Sending just ssh traffic via wg

Konstantin Ryabitsev konstantin at
Fri Oct 5 23:01:48 CEST 2018

On Fri, Oct 05, 2018 at 06:32:44PM +0200, Matthias Urlichs wrote:
>On 05.10.18 17:53, Konstantin Ryabitsev wrote:
>> But should the admin need to bring up the OpenVPN link
>This may be a stupid question, but why do you need OpenVPN any more, if
>you have Wireguard?

Because it's already there? :)

Furthermore, some members of our IT team use macs (gasp!) and for them 
it would be much easier to continue to use OpenVPN than to set up 

>I'd set up a simple server-side login page that allows people to use
>their user+pass+TOTP to enable non-SSH traffic on "their" link for the
>next N minutes, with an easily-clickable Refresh button (and a
>browser-based notification that the timeout is imminent), plus a small
>(= easily-verified-to-be-correct) backend that enables/disables your
>link's iptables rules. Problem solved.

Well, not quite. OpenVPN requires 2-factor validation each time there is 
a renegotiation -- so even if an attacker steals the private key and 
username/password of the administrator, they won't be able to establish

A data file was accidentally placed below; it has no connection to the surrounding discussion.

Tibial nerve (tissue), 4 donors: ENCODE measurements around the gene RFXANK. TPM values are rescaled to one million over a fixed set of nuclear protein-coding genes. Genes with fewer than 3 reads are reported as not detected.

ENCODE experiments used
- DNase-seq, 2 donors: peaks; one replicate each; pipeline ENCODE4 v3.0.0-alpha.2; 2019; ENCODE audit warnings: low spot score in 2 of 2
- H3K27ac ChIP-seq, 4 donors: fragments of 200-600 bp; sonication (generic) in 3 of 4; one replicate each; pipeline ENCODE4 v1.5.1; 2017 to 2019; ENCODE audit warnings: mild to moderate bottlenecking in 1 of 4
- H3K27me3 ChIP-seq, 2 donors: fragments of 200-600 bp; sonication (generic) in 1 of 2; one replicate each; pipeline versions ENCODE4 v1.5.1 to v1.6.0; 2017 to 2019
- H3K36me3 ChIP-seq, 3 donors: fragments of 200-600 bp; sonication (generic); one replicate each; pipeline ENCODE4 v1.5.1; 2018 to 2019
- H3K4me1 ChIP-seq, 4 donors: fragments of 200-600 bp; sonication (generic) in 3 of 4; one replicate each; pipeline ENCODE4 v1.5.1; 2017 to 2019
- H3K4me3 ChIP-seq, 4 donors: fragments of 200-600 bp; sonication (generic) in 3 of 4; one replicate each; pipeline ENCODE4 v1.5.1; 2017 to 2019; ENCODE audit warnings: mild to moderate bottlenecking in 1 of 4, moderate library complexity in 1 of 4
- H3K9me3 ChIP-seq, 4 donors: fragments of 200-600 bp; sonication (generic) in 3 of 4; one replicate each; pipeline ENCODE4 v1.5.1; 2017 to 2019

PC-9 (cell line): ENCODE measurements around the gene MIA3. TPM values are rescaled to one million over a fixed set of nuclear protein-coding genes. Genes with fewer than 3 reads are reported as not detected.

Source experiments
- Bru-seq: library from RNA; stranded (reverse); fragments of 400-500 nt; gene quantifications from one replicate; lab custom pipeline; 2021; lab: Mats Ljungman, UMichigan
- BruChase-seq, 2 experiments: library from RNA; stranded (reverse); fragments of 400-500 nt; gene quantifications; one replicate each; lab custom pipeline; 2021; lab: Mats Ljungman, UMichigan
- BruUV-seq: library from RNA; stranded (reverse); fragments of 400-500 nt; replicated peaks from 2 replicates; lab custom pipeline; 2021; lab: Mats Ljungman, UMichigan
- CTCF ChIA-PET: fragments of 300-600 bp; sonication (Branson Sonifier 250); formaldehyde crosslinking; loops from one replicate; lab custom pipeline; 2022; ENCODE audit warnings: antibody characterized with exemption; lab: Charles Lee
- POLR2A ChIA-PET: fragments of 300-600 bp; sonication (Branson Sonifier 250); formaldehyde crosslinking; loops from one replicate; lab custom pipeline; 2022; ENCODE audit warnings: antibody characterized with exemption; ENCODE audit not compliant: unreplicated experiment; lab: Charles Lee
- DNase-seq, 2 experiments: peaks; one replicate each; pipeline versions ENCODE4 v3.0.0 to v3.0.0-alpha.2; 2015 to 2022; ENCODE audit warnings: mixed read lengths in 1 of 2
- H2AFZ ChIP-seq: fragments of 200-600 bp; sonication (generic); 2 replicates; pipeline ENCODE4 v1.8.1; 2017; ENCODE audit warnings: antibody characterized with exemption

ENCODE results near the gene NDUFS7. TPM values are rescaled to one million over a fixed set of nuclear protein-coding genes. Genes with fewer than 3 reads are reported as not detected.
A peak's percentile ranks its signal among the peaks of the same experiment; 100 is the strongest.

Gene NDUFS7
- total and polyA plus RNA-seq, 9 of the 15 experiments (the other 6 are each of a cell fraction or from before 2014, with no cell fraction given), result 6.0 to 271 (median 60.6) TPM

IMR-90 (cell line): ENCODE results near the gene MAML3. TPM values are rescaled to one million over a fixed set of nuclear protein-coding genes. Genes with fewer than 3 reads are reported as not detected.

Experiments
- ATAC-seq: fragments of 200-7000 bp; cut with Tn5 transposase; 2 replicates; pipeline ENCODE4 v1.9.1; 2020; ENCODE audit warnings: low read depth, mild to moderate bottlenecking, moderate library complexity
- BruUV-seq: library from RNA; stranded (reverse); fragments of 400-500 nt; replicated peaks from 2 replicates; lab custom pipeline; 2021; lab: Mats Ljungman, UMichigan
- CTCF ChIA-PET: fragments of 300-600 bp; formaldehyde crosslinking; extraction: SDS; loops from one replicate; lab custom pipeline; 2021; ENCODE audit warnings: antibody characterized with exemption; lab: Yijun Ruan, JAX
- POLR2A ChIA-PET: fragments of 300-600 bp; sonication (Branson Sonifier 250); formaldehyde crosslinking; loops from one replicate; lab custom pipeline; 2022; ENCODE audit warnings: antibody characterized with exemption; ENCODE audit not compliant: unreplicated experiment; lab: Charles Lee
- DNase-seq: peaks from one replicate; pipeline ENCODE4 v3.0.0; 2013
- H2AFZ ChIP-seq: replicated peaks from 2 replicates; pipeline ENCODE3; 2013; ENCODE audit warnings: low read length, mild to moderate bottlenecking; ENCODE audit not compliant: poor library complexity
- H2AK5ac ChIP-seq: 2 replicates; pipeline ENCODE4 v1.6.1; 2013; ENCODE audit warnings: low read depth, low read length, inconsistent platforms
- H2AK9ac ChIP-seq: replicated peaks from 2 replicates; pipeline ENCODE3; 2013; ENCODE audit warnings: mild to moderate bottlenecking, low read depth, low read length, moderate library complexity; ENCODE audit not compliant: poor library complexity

a new session without having the TOTP secret as well. In the situation 
you describe, we create a window during which an attacker *would* be 
able to establish a VPN connection if they have the wireguard private 
key. We can make this window very short, but this would probably greatly 
annoy sysadmins, who will not enjoy needing to have a browser window 
open so they can re-validate. If we make this window sufficiently long 
not to annoy sysadmins, then this weakens our setup.

Furthermore, doing what you suggest would require writing a webapp and 
having some kind of queueing system for the backend process to read and 
adjust firewalls based on the data in the queue. It's a pretty 
complicated setup that seems orthogonal to the simplicity offered by 

I've actually considered something like this -- to elevate their access 
privileges, an admin would need to simply ssh into the wireguard vpn 
server using their wireguard connection. A backend process could react 
to the ssh session being established and would apply additional firewall 
rules to give more access to that peer address. When that ssh session 
terminates, the same process would then drop these firewall rules back 
to their "ssh only" level. However, this still seems hacky and I would 
rather wait for Jason to come up with a More Proper way to do 2-factor, 
especially since the OpenVPN tunnel is already set up and functioning, 
so I don't have to invent anything to get what we need.

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